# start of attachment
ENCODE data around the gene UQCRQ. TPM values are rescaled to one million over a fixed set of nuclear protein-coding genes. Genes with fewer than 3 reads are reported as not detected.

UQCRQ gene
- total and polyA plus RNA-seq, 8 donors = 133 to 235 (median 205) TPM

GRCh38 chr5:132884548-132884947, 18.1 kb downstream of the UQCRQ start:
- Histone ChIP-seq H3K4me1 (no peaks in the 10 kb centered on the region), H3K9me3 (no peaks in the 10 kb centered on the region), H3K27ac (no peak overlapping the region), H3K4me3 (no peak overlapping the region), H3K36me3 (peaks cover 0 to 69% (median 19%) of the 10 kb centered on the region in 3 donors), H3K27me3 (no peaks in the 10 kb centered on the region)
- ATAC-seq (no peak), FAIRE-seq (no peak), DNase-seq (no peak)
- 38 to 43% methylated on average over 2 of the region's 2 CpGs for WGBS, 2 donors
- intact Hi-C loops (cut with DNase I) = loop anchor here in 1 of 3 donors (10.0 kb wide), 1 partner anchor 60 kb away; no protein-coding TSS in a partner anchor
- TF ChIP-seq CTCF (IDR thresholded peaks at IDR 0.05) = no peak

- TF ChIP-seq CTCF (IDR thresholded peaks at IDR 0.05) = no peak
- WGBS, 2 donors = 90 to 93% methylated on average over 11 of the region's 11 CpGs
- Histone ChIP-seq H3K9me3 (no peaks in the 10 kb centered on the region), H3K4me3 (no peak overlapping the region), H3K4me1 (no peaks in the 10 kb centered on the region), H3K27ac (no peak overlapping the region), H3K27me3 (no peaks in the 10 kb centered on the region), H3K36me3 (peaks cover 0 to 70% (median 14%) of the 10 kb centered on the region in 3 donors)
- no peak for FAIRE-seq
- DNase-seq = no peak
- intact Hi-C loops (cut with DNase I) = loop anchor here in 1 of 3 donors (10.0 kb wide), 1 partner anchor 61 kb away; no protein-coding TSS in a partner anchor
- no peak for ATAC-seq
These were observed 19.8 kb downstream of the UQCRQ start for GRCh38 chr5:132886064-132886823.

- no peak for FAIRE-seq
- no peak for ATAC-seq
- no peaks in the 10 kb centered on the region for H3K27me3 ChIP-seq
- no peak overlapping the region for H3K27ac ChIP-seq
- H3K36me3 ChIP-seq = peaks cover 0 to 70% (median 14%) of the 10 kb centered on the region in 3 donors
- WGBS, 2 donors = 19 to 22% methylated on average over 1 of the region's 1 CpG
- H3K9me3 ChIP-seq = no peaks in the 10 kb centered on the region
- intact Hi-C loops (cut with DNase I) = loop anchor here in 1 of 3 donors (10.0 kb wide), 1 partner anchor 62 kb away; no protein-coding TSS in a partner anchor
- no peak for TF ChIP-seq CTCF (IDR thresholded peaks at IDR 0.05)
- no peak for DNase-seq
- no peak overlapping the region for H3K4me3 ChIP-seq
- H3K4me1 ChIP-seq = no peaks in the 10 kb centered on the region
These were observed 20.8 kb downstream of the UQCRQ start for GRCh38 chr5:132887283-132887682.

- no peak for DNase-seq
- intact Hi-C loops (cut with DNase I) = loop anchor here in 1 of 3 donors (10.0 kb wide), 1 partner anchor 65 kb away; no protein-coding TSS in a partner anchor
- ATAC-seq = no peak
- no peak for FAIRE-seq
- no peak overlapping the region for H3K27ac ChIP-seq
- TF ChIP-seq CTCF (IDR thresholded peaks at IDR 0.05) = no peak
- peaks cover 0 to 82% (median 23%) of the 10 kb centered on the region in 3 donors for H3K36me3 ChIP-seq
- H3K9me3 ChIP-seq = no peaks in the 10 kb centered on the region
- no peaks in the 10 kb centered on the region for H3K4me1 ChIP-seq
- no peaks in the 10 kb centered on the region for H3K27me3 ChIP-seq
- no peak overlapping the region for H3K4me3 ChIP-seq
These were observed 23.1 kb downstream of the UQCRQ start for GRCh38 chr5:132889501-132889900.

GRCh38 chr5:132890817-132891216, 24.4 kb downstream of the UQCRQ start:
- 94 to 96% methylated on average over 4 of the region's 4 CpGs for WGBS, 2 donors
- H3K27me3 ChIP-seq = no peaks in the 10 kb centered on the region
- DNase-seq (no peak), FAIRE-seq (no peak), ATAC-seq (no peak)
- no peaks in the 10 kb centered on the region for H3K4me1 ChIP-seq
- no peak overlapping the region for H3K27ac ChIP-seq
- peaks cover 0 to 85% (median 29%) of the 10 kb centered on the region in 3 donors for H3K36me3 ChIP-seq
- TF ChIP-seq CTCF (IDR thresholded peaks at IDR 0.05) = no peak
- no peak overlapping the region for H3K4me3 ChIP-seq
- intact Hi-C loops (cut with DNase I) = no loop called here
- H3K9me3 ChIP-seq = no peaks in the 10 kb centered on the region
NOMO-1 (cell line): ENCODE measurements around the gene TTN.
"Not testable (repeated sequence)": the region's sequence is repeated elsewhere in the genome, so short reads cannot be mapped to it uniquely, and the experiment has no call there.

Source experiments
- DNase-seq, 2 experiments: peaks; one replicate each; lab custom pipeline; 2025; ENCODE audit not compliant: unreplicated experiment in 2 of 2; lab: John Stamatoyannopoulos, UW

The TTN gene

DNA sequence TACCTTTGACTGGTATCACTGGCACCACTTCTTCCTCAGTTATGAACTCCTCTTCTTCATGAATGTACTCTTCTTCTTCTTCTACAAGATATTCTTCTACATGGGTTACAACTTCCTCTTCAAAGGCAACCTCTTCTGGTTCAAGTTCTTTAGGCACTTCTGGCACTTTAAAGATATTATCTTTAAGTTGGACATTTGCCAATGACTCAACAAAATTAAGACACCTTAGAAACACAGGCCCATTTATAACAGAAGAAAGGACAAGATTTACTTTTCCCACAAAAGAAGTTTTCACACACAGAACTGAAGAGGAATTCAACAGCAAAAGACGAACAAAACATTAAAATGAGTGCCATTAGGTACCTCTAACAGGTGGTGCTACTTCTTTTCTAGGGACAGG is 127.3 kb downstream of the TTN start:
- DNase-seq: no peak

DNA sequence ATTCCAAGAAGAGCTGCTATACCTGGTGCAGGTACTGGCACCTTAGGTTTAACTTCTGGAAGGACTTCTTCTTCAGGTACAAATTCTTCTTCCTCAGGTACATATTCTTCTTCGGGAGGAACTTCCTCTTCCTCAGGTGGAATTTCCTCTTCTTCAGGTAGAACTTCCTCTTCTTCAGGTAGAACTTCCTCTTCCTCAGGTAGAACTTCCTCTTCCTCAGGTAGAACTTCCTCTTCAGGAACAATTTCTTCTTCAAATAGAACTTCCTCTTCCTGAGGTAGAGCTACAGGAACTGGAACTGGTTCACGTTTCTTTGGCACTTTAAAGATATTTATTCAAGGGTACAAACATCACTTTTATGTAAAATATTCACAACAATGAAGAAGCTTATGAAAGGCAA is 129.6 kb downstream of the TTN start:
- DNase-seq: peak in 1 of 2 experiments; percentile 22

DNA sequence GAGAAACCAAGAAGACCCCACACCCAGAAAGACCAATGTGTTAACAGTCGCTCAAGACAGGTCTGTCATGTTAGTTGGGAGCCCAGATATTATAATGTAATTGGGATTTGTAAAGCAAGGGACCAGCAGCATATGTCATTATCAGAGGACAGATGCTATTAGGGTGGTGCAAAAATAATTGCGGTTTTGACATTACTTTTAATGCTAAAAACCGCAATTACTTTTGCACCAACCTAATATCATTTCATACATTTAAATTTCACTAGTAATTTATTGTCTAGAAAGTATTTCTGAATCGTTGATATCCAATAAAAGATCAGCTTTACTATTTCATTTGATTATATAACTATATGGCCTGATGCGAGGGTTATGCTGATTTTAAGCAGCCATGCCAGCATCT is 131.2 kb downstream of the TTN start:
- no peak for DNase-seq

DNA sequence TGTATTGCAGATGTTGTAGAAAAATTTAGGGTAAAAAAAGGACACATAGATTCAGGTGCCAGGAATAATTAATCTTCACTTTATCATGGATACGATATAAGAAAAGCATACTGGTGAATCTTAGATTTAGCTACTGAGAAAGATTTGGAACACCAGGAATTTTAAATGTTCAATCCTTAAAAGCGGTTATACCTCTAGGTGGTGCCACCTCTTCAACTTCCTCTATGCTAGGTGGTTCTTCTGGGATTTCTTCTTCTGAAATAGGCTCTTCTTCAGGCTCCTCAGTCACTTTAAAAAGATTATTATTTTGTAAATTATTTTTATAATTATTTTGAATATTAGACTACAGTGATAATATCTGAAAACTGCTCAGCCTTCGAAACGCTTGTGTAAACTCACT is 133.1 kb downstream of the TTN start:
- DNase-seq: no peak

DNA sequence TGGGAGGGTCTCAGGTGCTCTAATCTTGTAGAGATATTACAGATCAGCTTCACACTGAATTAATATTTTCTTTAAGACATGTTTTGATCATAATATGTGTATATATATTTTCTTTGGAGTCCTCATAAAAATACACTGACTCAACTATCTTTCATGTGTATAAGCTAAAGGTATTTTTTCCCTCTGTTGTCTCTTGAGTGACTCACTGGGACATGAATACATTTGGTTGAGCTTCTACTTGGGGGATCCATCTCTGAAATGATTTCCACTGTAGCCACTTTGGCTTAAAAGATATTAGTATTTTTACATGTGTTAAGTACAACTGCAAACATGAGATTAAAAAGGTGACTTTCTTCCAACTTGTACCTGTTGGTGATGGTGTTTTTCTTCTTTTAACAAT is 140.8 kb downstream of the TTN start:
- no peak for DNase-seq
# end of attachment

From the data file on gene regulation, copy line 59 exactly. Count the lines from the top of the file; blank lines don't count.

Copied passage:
DNA sequence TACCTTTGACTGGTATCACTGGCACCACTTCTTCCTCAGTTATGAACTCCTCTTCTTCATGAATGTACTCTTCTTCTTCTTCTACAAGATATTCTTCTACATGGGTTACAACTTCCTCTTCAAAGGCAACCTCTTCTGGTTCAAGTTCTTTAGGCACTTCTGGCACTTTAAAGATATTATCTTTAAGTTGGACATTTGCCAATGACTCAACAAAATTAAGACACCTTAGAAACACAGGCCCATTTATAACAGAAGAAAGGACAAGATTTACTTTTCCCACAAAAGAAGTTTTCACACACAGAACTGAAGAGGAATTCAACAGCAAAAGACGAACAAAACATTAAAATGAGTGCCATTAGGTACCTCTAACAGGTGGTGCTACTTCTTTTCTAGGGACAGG is 127.3 kb downstream of the TTN start: